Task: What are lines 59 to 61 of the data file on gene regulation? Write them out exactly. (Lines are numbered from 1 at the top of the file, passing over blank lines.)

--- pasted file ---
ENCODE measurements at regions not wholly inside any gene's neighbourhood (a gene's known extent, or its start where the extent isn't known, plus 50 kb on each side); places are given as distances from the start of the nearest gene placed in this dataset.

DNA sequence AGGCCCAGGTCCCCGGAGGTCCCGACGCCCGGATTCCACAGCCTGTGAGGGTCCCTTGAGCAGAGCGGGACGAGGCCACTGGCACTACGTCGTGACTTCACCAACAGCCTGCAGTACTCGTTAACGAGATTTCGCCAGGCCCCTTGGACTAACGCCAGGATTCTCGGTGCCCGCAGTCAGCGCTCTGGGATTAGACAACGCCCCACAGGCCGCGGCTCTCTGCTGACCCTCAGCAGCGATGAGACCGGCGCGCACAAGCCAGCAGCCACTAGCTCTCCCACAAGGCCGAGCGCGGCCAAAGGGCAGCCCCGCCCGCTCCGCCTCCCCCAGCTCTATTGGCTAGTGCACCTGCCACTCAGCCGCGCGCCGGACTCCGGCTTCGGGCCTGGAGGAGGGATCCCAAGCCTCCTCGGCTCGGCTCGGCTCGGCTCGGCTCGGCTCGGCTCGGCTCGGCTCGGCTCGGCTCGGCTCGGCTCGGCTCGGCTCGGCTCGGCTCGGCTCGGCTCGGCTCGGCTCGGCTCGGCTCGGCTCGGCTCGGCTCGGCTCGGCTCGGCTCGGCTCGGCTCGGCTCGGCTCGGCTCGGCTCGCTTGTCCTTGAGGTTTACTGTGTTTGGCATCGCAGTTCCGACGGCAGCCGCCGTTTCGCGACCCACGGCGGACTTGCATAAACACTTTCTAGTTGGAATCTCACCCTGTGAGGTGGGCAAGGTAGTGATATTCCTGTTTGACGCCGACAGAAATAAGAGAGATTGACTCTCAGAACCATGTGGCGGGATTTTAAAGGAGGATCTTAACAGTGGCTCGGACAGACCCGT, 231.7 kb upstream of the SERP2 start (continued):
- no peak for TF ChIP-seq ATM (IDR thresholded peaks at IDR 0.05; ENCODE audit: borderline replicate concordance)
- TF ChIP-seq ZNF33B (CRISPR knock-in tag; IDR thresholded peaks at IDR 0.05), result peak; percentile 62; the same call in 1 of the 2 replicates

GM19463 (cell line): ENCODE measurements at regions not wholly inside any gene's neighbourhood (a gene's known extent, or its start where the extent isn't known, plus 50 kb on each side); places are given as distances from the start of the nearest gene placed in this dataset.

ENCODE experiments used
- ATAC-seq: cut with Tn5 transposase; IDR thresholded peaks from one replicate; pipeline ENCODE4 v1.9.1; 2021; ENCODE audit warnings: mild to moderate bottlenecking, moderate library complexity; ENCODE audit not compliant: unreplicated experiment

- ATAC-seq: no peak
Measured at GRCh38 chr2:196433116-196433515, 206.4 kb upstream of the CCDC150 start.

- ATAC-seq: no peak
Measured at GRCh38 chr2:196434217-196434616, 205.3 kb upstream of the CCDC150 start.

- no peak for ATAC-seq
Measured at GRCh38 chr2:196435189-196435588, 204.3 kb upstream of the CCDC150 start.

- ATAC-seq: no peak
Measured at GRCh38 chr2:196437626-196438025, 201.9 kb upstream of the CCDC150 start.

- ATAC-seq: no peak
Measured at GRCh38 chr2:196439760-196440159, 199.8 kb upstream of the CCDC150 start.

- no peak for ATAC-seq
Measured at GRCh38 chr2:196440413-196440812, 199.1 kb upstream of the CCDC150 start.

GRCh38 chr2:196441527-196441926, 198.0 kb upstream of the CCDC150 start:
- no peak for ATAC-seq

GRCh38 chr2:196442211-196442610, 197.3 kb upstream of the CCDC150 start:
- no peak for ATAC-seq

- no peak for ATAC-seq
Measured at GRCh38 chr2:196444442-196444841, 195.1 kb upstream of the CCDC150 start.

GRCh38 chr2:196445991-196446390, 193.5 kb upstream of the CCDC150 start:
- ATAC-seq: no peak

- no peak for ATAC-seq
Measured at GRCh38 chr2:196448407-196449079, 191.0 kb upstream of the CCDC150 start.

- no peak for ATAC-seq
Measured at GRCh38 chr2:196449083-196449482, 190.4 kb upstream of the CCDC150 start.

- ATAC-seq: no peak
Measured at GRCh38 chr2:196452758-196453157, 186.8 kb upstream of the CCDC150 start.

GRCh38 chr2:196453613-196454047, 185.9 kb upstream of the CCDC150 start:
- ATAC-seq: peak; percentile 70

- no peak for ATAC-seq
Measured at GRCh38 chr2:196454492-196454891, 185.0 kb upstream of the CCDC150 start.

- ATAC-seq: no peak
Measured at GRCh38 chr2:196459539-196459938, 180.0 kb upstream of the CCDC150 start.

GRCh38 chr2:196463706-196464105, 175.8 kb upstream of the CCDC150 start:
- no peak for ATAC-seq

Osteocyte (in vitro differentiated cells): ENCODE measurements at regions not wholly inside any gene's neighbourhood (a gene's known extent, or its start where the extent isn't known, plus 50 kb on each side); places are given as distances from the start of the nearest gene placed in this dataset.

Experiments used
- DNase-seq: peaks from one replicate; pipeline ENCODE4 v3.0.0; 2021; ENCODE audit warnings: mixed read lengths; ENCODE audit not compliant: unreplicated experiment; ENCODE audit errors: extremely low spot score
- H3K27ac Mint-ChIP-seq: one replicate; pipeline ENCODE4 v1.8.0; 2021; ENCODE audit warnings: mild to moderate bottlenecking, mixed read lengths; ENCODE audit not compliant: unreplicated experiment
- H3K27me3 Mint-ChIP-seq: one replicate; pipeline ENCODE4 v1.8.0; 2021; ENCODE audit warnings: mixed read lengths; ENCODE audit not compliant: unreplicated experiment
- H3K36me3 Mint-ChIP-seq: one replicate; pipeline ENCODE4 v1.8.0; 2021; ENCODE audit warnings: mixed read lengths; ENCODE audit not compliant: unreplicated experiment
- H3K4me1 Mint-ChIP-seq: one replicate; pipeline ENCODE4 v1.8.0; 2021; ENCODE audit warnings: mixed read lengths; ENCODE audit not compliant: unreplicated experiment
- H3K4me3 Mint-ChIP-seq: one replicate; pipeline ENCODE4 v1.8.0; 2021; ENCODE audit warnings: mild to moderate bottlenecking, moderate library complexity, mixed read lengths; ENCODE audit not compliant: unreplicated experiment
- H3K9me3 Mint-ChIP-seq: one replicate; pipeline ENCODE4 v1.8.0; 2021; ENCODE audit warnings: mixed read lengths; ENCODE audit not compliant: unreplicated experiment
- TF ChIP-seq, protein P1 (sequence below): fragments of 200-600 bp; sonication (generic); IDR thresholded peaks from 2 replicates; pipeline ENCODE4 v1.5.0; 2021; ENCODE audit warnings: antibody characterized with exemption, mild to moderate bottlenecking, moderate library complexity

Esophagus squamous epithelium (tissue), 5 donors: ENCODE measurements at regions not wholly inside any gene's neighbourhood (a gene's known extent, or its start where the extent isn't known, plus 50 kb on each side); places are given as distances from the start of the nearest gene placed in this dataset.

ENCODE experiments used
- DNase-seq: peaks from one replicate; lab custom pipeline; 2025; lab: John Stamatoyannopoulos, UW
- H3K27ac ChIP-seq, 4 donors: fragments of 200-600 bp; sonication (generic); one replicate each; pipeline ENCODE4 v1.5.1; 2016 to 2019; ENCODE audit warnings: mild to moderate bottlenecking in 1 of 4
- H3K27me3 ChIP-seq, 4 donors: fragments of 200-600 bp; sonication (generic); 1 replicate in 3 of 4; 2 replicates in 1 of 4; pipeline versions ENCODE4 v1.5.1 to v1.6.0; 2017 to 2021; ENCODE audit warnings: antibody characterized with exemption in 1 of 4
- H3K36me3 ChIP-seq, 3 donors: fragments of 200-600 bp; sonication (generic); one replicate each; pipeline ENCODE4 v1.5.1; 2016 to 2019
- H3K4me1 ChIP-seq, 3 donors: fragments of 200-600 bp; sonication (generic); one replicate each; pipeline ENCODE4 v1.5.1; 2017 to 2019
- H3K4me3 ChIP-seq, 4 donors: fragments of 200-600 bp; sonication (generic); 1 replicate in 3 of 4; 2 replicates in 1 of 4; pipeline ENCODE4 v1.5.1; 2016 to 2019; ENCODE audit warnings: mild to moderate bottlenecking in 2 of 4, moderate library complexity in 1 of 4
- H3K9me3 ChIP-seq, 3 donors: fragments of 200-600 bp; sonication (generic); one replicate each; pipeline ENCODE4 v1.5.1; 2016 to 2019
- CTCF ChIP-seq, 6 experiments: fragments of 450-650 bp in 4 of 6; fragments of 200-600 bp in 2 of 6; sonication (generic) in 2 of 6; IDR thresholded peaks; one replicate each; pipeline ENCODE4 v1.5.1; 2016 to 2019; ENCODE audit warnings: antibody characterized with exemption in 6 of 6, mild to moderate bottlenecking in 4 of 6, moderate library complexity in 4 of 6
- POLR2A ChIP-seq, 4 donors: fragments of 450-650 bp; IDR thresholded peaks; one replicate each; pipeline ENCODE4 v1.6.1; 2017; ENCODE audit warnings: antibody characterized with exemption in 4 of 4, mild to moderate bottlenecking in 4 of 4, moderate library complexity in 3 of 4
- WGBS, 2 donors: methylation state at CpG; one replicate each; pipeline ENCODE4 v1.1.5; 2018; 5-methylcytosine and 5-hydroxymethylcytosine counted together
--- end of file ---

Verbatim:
- H3K4me3 ChIP-seq, 4 donors: fragments of 200-600 bp; sonication (generic); 1 replicate in 3 of 4; 2 replicates in 1 of 4; pipeline ENCODE4 v1.5.1; 2016 to 2019; ENCODE audit warnings: mild to moderate bottlenecking in 2 of 4, moderate library complexity in 1 of 4
- H3K9me3 ChIP-seq, 3 donors: fragments of 200-600 bp; sonication (generic); one replicate each; pipeline ENCODE4 v1.5.1; 2016 to 2019
- CTCF ChIP-seq, 6 experiments: fragments of 450-650 bp in 4 of 6; fragments of 200-600 bp in 2 of 6; sonication (generic) in 2 of 6; IDR thresholded peaks; one replicate each; pipeline ENCODE4 v1.5.1; 2016 to 2019; ENCODE audit warnings: antibody characterized with exemption in 6 of 6, mild to moderate bottlenecking in 4 of 6, moderate library complexity in 4 of 6